Cactusfilter: commercial cactus soil changed to a much shittier formula?
January 3, 2022 3:01 PM   Subscribe

Small gardening question: am I imagining a change in most commercial cactus mix, and where can I get the old kind?

Since the pandemic and maybe a little earlier, I've noticed that the cactus/succulent/citrus mixes I can get in big box garden stores changed their formula from potting soil+sand+perlite to one that's mostly sand and coconut coir. It doesn't drain well and hardens in unpleasant ways and I've had to either mix my own or hunt down better but more expensive indie mixes at local nurseries. I'm finding the same problem in potting or outdoor soils too, but cacti seem more sensitive to it.
Gardeners of metafilter, what's up with this? Can you recommend a big-box company that has the old formulation?
posted by moonlight on vermont to Home & Garden (4 answers total) 5 users marked this as a favorite
Best answer: The mainstream succulent/citrus mixes have always been poor for their intended usage, but I agree that they have decreased further in quality since the pandemic. I've always amended them for succulents; I used to use them straight for tropicals but now I'm usually amending them at least a little even for tropicals. I still prefer the MiracleGro succulent/citrus soil as the starter but it's probably about 1/3 of the final mixture I use for succulents.

I buy lava rock/pumice from and perlite from any big box store and mix those in. Sometimes I toss some large sand/small gravel in as well, and very occasionally turface/clay pellets if I think it's helpful for pH reasons. does sell a decent succulent mix themselves but it's pricey.
posted by vegartanipla at 3:14 PM on January 3, 2022 [1 favorite]

Best answer: The change may be due to the move away from peat and toward coir in potting mixes for sustainability reasons, and coir "behaves" differently from peat. I've had some good results growing in (slightly amended) Sun Gro Black Gold Cactus Mix, which is fairly readily available in the US, though supplies can run short in the spring I've noticed (and have just made a note to self to buy some before gardening season gets underway this spring).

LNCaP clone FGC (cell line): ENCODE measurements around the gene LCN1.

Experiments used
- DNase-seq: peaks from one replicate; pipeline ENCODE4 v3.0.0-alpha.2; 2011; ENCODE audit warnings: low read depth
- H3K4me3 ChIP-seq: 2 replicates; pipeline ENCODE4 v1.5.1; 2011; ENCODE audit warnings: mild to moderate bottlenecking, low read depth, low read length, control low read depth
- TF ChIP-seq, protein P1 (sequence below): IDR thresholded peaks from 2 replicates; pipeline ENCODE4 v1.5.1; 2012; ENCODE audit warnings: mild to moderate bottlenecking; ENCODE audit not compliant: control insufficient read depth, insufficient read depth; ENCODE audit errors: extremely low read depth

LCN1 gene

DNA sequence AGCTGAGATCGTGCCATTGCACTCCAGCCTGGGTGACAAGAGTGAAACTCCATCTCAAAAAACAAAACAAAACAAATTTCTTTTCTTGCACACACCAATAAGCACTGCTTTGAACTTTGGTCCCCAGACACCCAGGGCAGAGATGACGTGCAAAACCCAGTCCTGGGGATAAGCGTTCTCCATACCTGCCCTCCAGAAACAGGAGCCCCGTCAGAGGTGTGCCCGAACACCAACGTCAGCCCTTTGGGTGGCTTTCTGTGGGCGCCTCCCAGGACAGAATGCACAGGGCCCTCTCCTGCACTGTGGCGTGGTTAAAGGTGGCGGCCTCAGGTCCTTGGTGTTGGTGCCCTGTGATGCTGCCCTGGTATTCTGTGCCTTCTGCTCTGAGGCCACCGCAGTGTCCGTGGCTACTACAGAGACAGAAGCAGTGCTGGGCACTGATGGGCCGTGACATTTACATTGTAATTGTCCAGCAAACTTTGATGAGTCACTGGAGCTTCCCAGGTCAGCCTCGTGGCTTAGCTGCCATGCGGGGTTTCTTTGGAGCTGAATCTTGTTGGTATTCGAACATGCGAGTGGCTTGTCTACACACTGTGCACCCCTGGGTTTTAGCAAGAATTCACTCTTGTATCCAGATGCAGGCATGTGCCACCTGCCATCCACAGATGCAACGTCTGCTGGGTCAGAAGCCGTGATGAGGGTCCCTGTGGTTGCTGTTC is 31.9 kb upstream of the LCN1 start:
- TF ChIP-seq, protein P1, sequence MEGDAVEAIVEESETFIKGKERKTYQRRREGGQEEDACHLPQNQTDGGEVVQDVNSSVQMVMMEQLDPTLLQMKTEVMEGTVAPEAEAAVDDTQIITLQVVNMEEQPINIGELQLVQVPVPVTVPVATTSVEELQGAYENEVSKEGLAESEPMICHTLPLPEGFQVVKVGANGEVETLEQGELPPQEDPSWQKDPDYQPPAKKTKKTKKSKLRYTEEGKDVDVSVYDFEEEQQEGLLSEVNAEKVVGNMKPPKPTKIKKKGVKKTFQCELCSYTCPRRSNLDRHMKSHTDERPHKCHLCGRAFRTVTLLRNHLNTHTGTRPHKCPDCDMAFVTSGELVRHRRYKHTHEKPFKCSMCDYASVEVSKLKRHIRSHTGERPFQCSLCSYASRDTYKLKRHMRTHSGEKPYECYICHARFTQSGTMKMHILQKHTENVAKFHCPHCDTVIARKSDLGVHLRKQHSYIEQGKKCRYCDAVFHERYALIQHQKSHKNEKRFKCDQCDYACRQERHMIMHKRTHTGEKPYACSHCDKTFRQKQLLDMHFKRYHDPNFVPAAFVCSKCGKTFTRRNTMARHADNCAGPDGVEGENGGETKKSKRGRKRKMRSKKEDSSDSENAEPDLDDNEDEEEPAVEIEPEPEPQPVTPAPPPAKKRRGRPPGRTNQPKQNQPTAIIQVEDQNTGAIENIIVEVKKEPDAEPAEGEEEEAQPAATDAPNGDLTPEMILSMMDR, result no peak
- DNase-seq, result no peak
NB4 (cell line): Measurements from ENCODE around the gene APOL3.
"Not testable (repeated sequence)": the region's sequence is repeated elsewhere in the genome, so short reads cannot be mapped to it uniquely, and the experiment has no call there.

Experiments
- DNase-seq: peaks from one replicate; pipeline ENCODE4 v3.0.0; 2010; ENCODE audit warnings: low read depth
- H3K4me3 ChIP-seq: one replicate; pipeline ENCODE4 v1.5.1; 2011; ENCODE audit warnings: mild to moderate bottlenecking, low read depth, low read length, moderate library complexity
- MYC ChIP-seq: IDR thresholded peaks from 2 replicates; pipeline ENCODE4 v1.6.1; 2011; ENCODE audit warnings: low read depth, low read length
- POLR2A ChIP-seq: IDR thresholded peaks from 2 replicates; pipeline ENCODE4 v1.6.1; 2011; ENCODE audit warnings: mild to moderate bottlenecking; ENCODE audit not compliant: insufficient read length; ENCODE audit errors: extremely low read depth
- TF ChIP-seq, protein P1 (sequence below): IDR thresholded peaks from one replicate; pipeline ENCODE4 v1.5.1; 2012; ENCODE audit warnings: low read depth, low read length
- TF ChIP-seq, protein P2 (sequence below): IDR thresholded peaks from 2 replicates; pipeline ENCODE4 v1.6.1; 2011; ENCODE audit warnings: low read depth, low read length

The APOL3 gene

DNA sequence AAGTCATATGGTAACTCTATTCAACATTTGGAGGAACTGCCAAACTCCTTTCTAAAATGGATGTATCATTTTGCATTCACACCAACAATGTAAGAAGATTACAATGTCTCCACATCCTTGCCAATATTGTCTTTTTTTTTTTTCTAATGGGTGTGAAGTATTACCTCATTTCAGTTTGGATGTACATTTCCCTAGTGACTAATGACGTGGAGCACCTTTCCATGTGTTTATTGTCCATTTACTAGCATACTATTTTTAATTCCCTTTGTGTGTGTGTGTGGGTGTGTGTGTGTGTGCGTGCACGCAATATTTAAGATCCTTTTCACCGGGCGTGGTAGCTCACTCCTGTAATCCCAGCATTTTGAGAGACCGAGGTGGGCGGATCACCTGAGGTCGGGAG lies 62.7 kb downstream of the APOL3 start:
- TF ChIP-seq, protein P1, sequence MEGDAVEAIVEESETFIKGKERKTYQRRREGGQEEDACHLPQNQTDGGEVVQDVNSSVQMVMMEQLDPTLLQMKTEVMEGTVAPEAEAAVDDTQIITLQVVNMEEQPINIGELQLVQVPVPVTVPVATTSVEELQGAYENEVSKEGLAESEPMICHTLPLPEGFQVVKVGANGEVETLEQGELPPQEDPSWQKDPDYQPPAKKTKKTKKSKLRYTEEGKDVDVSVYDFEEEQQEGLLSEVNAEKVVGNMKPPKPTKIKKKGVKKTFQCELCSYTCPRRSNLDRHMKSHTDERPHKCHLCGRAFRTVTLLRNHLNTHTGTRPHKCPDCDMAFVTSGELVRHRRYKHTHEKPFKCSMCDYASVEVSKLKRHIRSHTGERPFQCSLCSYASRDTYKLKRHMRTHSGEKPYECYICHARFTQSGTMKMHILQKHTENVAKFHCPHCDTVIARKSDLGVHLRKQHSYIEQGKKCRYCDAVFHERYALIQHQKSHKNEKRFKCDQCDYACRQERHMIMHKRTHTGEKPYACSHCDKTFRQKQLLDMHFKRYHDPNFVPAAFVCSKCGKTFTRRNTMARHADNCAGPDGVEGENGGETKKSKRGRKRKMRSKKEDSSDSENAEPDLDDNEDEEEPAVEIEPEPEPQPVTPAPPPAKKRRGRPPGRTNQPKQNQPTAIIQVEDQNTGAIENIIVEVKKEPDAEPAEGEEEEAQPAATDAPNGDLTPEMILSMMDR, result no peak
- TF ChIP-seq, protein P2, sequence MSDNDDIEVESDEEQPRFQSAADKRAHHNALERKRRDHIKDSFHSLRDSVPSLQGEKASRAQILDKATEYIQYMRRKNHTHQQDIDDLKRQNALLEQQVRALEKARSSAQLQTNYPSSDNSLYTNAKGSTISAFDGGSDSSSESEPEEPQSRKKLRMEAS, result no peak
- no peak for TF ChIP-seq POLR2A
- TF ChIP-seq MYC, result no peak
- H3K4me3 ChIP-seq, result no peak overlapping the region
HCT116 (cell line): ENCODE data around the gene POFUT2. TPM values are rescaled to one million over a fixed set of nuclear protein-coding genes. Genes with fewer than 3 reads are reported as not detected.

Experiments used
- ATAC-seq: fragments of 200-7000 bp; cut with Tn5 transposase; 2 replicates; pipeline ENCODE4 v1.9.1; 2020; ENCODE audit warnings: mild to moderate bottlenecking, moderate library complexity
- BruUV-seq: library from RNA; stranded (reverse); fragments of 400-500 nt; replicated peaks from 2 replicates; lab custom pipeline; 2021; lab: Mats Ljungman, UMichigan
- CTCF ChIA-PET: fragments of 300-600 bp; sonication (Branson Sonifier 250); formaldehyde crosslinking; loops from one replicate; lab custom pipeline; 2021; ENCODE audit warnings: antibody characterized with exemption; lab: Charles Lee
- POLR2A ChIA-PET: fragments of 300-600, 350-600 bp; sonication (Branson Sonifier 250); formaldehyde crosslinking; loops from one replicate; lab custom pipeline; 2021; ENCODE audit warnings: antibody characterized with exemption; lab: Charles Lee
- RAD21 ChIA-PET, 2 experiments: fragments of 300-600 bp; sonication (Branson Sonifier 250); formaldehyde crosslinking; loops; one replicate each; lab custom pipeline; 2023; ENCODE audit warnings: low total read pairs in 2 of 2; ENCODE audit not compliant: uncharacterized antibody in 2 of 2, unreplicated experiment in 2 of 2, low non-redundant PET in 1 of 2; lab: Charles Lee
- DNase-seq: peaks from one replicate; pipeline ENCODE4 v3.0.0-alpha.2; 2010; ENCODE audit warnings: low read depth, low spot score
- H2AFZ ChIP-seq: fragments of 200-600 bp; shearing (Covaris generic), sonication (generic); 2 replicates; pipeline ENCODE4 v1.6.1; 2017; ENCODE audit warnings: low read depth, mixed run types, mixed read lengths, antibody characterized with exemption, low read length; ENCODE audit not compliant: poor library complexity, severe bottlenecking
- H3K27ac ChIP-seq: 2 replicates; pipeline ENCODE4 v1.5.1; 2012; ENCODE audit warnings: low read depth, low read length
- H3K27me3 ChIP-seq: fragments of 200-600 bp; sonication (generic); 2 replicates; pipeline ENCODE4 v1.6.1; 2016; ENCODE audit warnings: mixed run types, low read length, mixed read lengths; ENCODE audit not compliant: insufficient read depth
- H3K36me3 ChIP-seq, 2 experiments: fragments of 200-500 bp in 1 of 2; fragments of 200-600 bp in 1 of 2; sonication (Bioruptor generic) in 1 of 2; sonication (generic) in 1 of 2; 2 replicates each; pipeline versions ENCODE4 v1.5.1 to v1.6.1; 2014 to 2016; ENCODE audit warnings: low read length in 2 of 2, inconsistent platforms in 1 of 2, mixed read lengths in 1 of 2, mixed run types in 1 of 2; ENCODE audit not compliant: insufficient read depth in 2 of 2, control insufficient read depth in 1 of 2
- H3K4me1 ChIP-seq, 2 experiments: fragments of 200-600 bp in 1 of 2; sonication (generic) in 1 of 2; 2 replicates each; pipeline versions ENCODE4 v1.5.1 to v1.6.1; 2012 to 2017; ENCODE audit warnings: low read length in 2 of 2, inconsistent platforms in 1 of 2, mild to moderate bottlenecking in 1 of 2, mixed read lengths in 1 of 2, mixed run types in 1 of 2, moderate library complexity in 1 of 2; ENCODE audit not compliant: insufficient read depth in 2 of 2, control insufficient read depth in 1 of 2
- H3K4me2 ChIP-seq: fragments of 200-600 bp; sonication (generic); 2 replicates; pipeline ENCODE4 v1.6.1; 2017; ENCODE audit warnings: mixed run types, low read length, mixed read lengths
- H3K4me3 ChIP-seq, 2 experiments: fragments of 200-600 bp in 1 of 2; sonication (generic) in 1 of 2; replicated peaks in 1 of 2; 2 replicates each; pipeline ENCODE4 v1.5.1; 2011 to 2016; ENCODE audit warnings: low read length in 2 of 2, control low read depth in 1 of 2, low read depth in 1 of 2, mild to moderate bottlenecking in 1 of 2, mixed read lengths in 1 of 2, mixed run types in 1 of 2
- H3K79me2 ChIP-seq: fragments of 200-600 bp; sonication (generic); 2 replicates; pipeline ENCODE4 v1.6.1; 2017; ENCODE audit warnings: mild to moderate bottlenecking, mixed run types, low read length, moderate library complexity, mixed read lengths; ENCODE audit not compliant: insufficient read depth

posted by vers at 5:22 PM on January 3, 2022

Best answer: I've not found that cactus/succulent/citrus mixes have changed drastically because of the pandemic; they've always performed poorly for me and I've seen much more success in using a home-made soil mix. Quality fluctuates all the time on these products, but is always usually not 'great' unless you're spending a load of money on ultra premium products. I've tried so many different pre-mixed soil blends, and lost so many great plants to root rot because they're just too dense and cakey.

I would highly encourage you not to use a peat/sphagnum-based soil (of which Sun Gro products are); peat is an extremely important carbon reserve that we as a species are decimating, and it is not easily replaced. Plants at home are great, but peat bogs need to stay peat bogs.

Alternatives like coir are perfectly acceptable and much more environmentally friendly, but do require reformulation. Coir tends to hold onto moisture a bit better than peat, so extra grit/sand/pumice is required to balance it out. Lots of folks use the 1:2:3 ratio of coarse sand, pumice/perlite, and potting soil. Instead of the potting soil, I tend to go more towards a 1:1:1 coarse sand, pumice/perlite, coir, and add in a skosh of worm castings and add in some chonky bits of orchid bark (fir). Since this soil is slightly more inert than most succulent soils, I tend to fertilize a bit more while watering.

I live in a decidedly urban area, and was surprised for one, how many local feed stores I have nearby, and how accommodating those feed stores would be in making custom soil mixes in any amount I'd like to purchase (at prices really no different than big box stores). Sometimes if you're lucky, a really big gardening store or plant nursery will have bulk bins that you can purchase raw ingredients from so you're only buying what you need instead of having a half a bag of pumice kicking around.
posted by furnace.heart at 7:15 PM on January 3, 2022 [3 favorites]

Response by poster: Thank you all! I'm extremely down to support more sustainable gardening practices and thanks for the cactus mix homebrew recipes!
posted by moonlight on vermont at 11:56 AM on January 5, 2022

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